Morfa Hall

John Sisson was one of the first Commissioners of Rhyl, he served for many years and was a great benefactor to the town.  He acquired the site upon which Morfa Hall was built in 1824-5, it was then common land, bordering on the sandhills and beach.  The exact date when Mr Sisson built his house has remained obscure, but in 1839 he was known to be living at Morfa Lodge, and was still in residence in 1857.  Old maps of the period from 1857 onwards, show Morfa Hall as a building in three parts, the middle connected to the third part, but the first portion of the premises “Morfa Cottage”, separate and close to what was eventually Sea Street, then re-named Church Street.*

Advertisements appear in the North Wales Chronicle and the Liverpool Mercury in the period between February 1855 and February 1856 , they said Morfa Hall was “To be let”, they describe a superior house with buildings and lawns open to the sea and country, suitable for families of first class distinction, or for a first class school or boarding house.

Morfa Hall became the Parade Hotel, we don’t have the exact year but in June, 1865 the Liverpool Mercury carried an advertisement:

Parade Hotel, Rhyl.  This newly furnished Hotel is most conveniently situated for families and gentlemen visiting this well known and much frequented watering place, it stands in a handsome enclosure and commands an uninterrupted view of the sea.  An omnibus awaits the arrival of every train and steamer.  In order to secure suites of rooms, application should be made to the proprietor a few days prior to their being required, Emil Buhrer, Proprietor.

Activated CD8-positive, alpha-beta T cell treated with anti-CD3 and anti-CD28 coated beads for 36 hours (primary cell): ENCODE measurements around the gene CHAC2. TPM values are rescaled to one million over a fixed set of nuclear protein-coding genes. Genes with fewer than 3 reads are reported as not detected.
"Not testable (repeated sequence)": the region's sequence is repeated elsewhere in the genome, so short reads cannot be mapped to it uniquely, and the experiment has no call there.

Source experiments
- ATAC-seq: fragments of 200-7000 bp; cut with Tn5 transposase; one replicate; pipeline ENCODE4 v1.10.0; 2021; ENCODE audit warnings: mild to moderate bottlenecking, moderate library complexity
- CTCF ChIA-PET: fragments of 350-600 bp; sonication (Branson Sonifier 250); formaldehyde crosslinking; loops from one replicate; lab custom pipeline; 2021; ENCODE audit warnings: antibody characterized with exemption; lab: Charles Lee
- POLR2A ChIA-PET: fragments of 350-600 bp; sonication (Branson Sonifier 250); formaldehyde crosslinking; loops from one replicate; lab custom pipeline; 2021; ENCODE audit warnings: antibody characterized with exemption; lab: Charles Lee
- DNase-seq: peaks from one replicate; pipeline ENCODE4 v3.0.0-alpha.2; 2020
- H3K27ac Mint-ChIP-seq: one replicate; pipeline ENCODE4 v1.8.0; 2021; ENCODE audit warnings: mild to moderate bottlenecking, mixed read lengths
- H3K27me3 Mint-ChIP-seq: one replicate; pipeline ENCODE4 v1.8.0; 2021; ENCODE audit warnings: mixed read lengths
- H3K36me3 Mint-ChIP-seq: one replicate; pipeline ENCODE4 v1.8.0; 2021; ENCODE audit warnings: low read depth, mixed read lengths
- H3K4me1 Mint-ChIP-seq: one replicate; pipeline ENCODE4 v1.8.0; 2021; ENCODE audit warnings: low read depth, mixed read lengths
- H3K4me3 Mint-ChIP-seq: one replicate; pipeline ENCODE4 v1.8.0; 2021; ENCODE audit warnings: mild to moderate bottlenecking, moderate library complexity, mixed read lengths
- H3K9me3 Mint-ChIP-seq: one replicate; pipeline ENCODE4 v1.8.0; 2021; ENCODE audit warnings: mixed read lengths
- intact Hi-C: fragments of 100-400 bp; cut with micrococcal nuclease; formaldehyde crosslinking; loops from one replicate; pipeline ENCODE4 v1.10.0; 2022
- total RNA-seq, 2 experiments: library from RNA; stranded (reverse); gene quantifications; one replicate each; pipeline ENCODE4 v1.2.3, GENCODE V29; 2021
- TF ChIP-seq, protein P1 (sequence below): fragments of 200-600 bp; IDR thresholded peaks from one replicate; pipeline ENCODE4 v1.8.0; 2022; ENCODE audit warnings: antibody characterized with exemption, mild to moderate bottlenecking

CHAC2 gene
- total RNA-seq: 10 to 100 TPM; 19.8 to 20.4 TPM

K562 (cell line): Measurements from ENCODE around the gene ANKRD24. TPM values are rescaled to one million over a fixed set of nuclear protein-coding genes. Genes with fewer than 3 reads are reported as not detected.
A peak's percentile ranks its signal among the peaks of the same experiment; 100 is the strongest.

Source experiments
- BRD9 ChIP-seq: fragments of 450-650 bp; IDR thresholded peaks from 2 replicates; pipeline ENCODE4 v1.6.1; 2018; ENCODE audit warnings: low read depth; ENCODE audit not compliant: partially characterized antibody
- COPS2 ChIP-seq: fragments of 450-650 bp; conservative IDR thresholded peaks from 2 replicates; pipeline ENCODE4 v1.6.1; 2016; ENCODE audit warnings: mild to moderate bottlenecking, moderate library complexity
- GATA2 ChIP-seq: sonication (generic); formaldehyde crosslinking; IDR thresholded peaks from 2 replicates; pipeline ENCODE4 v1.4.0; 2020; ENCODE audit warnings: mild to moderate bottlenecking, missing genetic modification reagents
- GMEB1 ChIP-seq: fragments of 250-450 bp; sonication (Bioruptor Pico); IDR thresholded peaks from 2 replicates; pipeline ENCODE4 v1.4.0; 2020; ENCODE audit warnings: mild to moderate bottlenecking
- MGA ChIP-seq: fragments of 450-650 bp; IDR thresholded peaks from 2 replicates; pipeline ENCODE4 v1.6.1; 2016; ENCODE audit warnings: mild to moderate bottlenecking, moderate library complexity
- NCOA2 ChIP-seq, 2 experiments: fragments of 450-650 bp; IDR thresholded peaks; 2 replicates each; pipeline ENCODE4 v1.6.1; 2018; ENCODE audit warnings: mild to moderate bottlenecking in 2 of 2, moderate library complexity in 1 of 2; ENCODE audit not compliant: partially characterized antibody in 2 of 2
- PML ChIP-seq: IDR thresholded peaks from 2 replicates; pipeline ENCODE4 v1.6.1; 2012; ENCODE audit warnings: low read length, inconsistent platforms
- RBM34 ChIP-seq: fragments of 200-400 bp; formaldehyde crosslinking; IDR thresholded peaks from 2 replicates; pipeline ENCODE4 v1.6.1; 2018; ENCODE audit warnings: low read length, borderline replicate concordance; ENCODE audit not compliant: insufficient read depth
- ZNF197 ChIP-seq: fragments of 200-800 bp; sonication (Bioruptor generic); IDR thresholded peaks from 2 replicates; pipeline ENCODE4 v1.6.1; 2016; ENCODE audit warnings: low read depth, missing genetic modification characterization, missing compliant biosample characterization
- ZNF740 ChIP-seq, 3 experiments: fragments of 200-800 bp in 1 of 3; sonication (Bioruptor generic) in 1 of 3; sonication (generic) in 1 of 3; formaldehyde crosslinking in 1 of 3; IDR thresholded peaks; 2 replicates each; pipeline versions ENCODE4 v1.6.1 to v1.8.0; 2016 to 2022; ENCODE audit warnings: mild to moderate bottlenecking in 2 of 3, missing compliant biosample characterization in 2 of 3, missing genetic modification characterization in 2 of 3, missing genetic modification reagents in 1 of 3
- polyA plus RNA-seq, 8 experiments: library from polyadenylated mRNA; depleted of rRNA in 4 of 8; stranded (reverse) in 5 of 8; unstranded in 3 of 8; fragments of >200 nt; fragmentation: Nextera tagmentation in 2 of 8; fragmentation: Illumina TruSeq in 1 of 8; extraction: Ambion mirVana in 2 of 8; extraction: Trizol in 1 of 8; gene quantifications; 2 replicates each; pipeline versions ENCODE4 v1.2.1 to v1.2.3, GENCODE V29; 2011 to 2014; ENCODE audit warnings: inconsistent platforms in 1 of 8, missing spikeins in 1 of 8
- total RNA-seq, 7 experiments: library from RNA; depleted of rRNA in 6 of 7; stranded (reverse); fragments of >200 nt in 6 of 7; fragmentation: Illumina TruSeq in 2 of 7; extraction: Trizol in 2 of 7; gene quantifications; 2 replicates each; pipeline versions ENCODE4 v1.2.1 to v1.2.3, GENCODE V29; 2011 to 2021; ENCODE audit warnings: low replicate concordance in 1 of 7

In 1875 the building became the “Morfa Hall Women’s Convalescent Home”.  The Women’s Convalescent Home was originally in premises on the corner of Elwy Street and Kinmel Street.   The increasing success of this home compelled the committee to look for more adequate accommodation.  In 1874, 199 were received in Elwy Street.  In 1875 on moving to Morfa Hall, where the accommodation was was largely increased, the number was 242.  In February 1876 there was an Annual General Meeting of the Governors, where the committee reported that the institution continued to prosper.  The patients had been sent chiefly from the “inland towns”, Birmingham alone having contribtuted 48.

Another image of Morfa Hall is available via “The People’s Collection”

http://www.peoplescollection.org.uk/Item/40282-morfa-hall-rhyl-1906

Here the information states that Morfa Hall was also once the Pier Hotel, other uses include Ysgol Dewi Sant:

http://welshjournals.llgc.org.uk/browse/viewpage/llgc-id:1218518/llgc-id:1220218/llgc-id:1220403/getText

The building also housed The Register Office. Today the building is occupied by the WCVA, the voice of the Voluntary Sector in Wales:

http://www.wcva.org.uk/about/index.cfm?display_sitedeptid=2

As always all comments are welcome, what do you know about Morfa Hall?

*”The Commissioners of Rhyl”,  Marjorie Howe.

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2 Comments

Filed under Buildings/Location

2 responses to “Morfa Hall

  1. Melanie Evans

    My grandfather, Henry Gordon Evans, managed Morfa Hall for a while during the Second World War when it was apparently being used as a convalescent home for injured servicemen. After the war he was asked to continue but my nain, Gladys Mary Evans, who was a senior nurse at Hellingly Hospital in East Sussex, was refused permission to leave her job. The medical director of the hospital reportedly thought she was “the best nurse in the hospital” and he had the power, at that time, to make her stay. My grandad couldn’t stay at Morfa Hall and lose his family, and thereby missed his only real chance to take his wife and children home to Wales and at the same time achieve a better standard of living

  2. Paul Salisbury

    Do you have any images of Morfa Hall in the 1960’s. I was a pupil their around 67-68. I am writing a book and would love to have some details on this period.

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